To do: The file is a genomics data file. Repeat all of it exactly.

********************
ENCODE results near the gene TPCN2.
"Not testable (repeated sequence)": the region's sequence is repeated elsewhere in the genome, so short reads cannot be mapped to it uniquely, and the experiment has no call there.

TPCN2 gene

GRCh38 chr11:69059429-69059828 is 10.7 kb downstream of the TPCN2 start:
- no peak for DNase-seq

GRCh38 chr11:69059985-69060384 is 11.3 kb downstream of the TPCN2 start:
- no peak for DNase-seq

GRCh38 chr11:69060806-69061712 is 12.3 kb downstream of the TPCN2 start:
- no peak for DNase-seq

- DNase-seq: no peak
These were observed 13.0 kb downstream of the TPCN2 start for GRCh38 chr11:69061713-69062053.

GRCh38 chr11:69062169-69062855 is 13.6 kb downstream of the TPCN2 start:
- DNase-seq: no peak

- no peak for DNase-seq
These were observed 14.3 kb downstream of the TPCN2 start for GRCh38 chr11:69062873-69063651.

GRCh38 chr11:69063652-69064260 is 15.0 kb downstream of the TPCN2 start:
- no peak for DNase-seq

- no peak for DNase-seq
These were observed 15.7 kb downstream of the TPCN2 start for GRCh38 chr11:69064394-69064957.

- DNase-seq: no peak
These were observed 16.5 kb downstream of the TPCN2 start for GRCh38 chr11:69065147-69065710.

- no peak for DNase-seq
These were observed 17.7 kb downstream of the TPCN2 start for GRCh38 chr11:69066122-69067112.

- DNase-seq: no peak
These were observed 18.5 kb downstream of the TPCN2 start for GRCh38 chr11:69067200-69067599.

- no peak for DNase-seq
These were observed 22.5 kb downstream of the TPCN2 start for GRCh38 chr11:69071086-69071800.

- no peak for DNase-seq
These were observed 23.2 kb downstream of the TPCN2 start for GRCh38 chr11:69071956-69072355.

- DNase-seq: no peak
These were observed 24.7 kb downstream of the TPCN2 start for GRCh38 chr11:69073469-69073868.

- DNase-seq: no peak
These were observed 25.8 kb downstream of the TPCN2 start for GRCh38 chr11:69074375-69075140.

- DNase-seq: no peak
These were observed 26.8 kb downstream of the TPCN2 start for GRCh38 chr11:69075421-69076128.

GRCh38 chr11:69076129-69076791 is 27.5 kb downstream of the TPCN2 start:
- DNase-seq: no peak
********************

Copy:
ENCODE results near the gene TPCN2.
"Not testable (repeated sequence)": the region's sequence is repeated elsewhere in the genome, so short reads cannot be mapped to it uniquely, and the experiment has no call there.

TPCN2 gene

GRCh38 chr11:69059429-69059828 is 10.7 kb downstream of the TPCN2 start:
- no peak for DNase-seq

GRCh38 chr11:69059985-69060384 is 11.3 kb downstream of the TPCN2 start:
- no peak for DNase-seq

GRCh38 chr11:69060806-69061712 is 12.3 kb downstream of the TPCN2 start:
- no peak for DNase-seq

- DNase-seq: no peak
These were observed 13.0 kb downstream of the TPCN2 start for GRCh38 chr11:69061713-69062053.

GRCh38 chr11:69062169-69062855 is 13.6 kb downstream of the TPCN2 start:
- DNase-seq: no peak

- no peak for DNase-seq
These were observed 14.3 kb downstream of the TPCN2 start for GRCh38 chr11:69062873-69063651.

GRCh38 chr11:69063652-69064260 is 15.0 kb downstream of the TPCN2 start:
- no peak for DNase-seq

- no peak for DNase-seq
These were observed 15.7 kb downstream of the TPCN2 start for GRCh38 chr11:69064394-69064957.

- DNase-seq: no peak
These were observed 16.5 kb downstream of the TPCN2 start for GRCh38 chr11:69065147-69065710.

- no peak for DNase-seq
These were observed 17.7 kb downstream of the TPCN2 start for GRCh38 chr11:69066122-69067112.

- DNase-seq: no peak
These were observed 18.5 kb downstream of the TPCN2 start for GRCh38 chr11:69067200-69067599.

- no peak for DNase-seq
These were observed 22.5 kb downstream of the TPCN2 start for GRCh38 chr11:69071086-69071800.

- no peak for DNase-seq
These were observed 23.2 kb downstream of the TPCN2 start for GRCh38 chr11:69071956-69072355.

- DNase-seq: no peak
These were observed 24.7 kb downstream of the TPCN2 start for GRCh38 chr11:69073469-69073868.

- DNase-seq: no peak
These were observed 25.8 kb downstream of the TPCN2 start for GRCh38 chr11:69074375-69075140.

- DNase-seq: no peak
These were observed 26.8 kb downstream of the TPCN2 start for GRCh38 chr11:69075421-69076128.

GRCh38 chr11:69076129-69076791 is 27.5 kb downstream of the TPCN2 start:
- DNase-seq: no peak